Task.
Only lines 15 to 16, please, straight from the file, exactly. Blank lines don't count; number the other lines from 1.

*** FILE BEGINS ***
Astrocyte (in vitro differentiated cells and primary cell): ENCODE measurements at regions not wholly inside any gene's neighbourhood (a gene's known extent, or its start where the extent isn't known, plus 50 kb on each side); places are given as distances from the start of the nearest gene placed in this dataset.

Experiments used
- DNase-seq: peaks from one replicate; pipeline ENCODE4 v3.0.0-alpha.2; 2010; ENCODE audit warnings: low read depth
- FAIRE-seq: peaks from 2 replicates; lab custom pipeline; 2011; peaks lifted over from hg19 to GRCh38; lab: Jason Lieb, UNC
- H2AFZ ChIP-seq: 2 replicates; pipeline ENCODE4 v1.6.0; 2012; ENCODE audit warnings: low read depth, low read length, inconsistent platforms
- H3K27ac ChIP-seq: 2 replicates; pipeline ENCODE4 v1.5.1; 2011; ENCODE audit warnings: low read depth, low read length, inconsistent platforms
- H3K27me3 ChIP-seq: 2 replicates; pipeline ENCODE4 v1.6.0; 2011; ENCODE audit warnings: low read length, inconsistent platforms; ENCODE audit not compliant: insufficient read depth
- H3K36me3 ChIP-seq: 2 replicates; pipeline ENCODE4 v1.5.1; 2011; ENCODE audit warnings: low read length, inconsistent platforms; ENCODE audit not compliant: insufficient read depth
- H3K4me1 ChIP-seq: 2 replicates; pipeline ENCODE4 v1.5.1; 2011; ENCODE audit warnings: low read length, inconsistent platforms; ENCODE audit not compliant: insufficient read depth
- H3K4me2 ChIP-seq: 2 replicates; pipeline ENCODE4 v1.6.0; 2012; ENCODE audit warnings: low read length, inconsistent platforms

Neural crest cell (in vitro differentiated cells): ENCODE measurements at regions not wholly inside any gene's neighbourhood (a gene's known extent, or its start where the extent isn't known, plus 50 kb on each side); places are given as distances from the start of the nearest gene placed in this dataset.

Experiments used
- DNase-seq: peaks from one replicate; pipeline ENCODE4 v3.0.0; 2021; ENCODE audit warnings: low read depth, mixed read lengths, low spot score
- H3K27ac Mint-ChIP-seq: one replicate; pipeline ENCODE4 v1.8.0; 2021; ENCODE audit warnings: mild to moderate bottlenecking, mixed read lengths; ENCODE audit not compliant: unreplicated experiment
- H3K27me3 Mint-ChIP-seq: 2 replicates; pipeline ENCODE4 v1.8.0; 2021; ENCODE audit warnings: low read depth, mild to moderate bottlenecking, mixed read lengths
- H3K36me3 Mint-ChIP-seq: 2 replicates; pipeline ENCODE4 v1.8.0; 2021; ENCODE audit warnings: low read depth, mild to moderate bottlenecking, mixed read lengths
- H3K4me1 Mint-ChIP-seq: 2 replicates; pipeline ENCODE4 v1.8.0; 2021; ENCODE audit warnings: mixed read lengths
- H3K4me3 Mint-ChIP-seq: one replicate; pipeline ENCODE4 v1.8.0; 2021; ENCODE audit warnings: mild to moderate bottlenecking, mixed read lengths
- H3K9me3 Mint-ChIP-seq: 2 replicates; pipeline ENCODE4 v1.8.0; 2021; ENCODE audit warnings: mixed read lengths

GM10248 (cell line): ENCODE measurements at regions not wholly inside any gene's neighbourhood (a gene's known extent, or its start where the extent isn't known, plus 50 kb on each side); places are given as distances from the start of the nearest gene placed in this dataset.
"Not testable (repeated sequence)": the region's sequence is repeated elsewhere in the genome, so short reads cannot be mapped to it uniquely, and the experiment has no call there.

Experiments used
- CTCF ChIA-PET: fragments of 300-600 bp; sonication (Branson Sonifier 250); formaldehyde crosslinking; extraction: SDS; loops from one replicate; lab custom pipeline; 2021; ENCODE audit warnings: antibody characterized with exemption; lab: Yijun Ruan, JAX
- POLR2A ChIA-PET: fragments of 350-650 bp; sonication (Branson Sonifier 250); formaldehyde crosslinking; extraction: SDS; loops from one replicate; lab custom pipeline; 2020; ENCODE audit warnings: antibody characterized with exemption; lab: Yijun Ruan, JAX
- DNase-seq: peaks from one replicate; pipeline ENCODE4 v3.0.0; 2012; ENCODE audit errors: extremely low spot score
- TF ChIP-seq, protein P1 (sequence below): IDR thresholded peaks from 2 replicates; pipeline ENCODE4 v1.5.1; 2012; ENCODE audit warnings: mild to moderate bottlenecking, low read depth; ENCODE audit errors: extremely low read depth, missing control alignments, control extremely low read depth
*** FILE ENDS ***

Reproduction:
- H3K27me3 Mint-ChIP-seq: 2 replicates; pipeline ENCODE4 v1.8.0; 2021; ENCODE audit warnings: low read depth, mild to moderate bottlenecking, mixed read lengths
- H3K36me3 Mint-ChIP-seq: 2 replicates; pipeline ENCODE4 v1.8.0; 2021; ENCODE audit warnings: low read depth, mild to moderate bottlenecking, mixed read lengths